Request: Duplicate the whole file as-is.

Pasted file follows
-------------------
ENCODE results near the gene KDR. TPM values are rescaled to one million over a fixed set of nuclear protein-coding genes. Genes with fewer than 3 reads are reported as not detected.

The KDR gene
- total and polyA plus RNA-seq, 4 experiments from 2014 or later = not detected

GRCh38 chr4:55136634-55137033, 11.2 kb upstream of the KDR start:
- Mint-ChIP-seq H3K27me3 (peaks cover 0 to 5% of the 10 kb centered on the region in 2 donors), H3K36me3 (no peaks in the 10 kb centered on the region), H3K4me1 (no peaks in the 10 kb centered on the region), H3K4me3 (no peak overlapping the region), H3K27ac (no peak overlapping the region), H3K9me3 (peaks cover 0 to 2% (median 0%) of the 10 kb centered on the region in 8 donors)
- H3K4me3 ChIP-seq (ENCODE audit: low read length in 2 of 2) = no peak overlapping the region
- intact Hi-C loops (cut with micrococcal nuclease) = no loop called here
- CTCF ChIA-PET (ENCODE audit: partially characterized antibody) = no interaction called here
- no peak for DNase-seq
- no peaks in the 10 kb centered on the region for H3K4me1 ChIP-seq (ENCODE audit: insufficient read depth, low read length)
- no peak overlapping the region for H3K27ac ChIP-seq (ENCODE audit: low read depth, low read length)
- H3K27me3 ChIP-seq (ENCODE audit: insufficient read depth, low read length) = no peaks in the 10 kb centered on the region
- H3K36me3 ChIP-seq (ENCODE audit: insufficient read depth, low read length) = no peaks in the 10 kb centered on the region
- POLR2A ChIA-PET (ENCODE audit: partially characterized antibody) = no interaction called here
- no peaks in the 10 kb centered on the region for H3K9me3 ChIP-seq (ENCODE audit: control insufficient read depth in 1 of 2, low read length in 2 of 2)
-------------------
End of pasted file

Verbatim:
ENCODE results near the gene KDR. TPM values are rescaled to one million over a fixed set of nuclear protein-coding genes. Genes with fewer than 3 reads are reported as not detected.

The KDR gene
- total and polyA plus RNA-seq, 4 experiments from 2014 or later = not detected

GRCh38 chr4:55136634-55137033, 11.2 kb upstream of the KDR start:
- Mint-ChIP-seq H3K27me3 (peaks cover 0 to 5% of the 10 kb centered on the region in 2 donors), H3K36me3 (no peaks in the 10 kb centered on the region), H3K4me1 (no peaks in the 10 kb centered on the region), H3K4me3 (no peak overlapping the region), H3K27ac (no peak overlapping the region), H3K9me3 (peaks cover 0 to 2% (median 0%) of the 10 kb centered on the region in 8 donors)
- H3K4me3 ChIP-seq (ENCODE audit: low read length in 2 of 2) = no peak overlapping the region
- intact Hi-C loops (cut with micrococcal nuclease) = no loop called here
- CTCF ChIA-PET (ENCODE audit: partially characterized antibody) = no interaction called here
- no peak for DNase-seq
- no peaks in the 10 kb centered on the region for H3K4me1 ChIP-seq (ENCODE audit: insufficient read depth, low read length)
- no peak overlapping the region for H3K27ac ChIP-seq (ENCODE audit: low read depth, low read length)
- H3K27me3 ChIP-seq (ENCODE audit: insufficient read depth, low read length) = no peaks in the 10 kb centered on the region
- H3K36me3 ChIP-seq (ENCODE audit: insufficient read depth, low read length) = no peaks in the 10 kb centered on the region
- POLR2A ChIA-PET (ENCODE audit: partially characterized antibody) = no interaction called here
- no peaks in the 10 kb centered on the region for H3K9me3 ChIP-seq (ENCODE audit: control insufficient read depth in 1 of 2, low read length in 2 of 2)